Pure Flavor

A guide to avoiding pesticides in produce


| November / December 2007



Contamination

By Utne Reader

Limiting exposure to pesticides is as easy as pie—or, rather, choosing organic peach and apple. Of the 44 fruits and veggies ranked in the Environmental Working Group’s Shopper’s Guide to Pesticides in Produce, conventional peaches were the top offenders, followed by apples. Onions and avocados nabbed best-for-you billing.

Consumers could reduce pesticide exposure by 90 percent if they replaced “the dirty dozen” with the 12 cleanest fruits and veggies, according to the nonprofit research organization. If onion cobbler isn’t appealing, the group recommends substituting organic produce whenever possible for the most contaminated foods.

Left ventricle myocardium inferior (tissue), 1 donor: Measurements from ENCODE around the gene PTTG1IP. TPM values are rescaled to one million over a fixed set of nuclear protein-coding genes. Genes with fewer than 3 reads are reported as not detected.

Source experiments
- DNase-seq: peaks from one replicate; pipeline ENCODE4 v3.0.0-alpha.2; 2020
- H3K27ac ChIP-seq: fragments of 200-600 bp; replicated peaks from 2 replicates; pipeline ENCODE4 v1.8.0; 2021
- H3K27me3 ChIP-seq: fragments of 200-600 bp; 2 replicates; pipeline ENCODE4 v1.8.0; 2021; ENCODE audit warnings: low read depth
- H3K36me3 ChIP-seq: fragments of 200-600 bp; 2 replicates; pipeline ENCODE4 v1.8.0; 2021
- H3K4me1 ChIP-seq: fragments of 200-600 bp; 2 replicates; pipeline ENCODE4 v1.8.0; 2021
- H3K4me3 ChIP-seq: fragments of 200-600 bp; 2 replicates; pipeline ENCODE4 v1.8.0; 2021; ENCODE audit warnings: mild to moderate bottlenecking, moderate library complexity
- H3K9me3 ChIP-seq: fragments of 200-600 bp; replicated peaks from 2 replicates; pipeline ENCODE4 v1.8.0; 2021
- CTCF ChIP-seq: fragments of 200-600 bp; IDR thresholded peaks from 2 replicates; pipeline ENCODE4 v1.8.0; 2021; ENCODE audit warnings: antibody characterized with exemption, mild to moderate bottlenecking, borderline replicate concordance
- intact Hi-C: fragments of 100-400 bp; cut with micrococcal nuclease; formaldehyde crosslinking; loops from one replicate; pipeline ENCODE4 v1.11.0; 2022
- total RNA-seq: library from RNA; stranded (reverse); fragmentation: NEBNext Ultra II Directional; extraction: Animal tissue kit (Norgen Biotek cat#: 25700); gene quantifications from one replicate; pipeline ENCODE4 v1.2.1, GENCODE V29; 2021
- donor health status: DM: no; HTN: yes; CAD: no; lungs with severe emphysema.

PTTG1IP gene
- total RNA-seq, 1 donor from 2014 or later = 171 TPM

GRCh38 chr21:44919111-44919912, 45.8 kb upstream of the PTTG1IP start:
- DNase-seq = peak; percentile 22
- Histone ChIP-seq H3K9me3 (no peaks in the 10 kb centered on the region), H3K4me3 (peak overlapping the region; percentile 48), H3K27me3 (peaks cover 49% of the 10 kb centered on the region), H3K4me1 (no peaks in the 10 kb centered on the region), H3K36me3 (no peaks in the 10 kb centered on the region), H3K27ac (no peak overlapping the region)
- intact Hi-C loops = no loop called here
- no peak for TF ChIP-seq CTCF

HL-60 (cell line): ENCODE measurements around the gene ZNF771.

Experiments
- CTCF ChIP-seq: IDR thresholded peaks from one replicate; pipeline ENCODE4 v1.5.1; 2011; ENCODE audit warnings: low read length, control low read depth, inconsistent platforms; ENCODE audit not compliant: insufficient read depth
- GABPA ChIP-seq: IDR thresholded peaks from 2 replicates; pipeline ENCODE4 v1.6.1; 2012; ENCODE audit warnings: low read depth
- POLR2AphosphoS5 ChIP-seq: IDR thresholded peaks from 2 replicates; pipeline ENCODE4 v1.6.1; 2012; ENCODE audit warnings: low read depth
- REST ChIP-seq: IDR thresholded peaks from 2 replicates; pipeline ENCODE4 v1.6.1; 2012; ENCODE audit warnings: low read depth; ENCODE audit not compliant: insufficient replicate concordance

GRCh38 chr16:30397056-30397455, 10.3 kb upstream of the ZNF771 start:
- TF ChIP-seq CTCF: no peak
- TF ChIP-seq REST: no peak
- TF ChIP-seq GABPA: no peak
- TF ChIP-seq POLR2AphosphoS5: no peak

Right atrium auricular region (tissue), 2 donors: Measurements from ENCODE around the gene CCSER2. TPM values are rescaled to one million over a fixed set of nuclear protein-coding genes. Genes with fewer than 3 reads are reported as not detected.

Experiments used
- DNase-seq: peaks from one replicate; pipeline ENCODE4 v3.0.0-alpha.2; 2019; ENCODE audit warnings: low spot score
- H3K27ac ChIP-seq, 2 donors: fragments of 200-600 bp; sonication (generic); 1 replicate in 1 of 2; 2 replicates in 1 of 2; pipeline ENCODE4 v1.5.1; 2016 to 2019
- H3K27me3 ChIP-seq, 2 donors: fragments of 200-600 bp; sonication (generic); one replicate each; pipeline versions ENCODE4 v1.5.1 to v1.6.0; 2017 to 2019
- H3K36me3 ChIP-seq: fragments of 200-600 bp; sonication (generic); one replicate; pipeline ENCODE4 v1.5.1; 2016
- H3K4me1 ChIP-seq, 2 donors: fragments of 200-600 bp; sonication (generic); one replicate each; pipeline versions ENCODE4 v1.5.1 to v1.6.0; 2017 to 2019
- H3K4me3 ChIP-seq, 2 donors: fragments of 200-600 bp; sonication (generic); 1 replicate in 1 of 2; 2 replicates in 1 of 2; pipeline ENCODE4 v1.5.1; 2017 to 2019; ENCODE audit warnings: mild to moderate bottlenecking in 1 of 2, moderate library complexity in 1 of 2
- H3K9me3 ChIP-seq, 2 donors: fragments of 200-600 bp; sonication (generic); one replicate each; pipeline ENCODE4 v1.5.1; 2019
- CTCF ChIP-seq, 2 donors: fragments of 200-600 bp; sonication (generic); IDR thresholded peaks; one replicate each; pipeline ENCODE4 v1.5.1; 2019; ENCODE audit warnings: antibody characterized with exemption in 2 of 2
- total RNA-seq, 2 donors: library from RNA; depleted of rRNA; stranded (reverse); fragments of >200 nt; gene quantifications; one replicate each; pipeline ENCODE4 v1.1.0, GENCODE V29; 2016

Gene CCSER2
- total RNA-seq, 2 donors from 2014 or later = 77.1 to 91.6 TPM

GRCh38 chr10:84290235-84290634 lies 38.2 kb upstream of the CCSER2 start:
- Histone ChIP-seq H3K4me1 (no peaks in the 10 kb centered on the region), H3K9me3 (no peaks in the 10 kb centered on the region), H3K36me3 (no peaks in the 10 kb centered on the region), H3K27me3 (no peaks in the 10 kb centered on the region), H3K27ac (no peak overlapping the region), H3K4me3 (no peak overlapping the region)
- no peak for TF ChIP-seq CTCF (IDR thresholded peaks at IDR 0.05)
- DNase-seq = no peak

The rankings do not account for relative toxicity, a shortcoming reported by the Nutrition Action Healthletter (July/Aug. 2007); a fruit with a small amount of a highly toxic pesticide could rank cleaner than one carrying multiple less-harmful residues. Complete rankings and methodology are available at www.foodnews.org.

 

Most Contaminated
1   Peaches
2   Apples
3   Sweet bell peppers
4   Celery
5   Nectarines
6   Strawberries
7   Cherries
8   Lettuce
9   Grapes (imported)
10 Pears
11 Spinach
12 Potatoes

Least Contaminated
1 Onions
2   Avocados
3   Sweet corn (frozen)
4   Pineapples
5   Mangoes
6   Sweet peas (frozen)
7   Asparagus
8   Kiwi
9   Bananas
10 Cabbage
11 Broccoli
12 Eggplant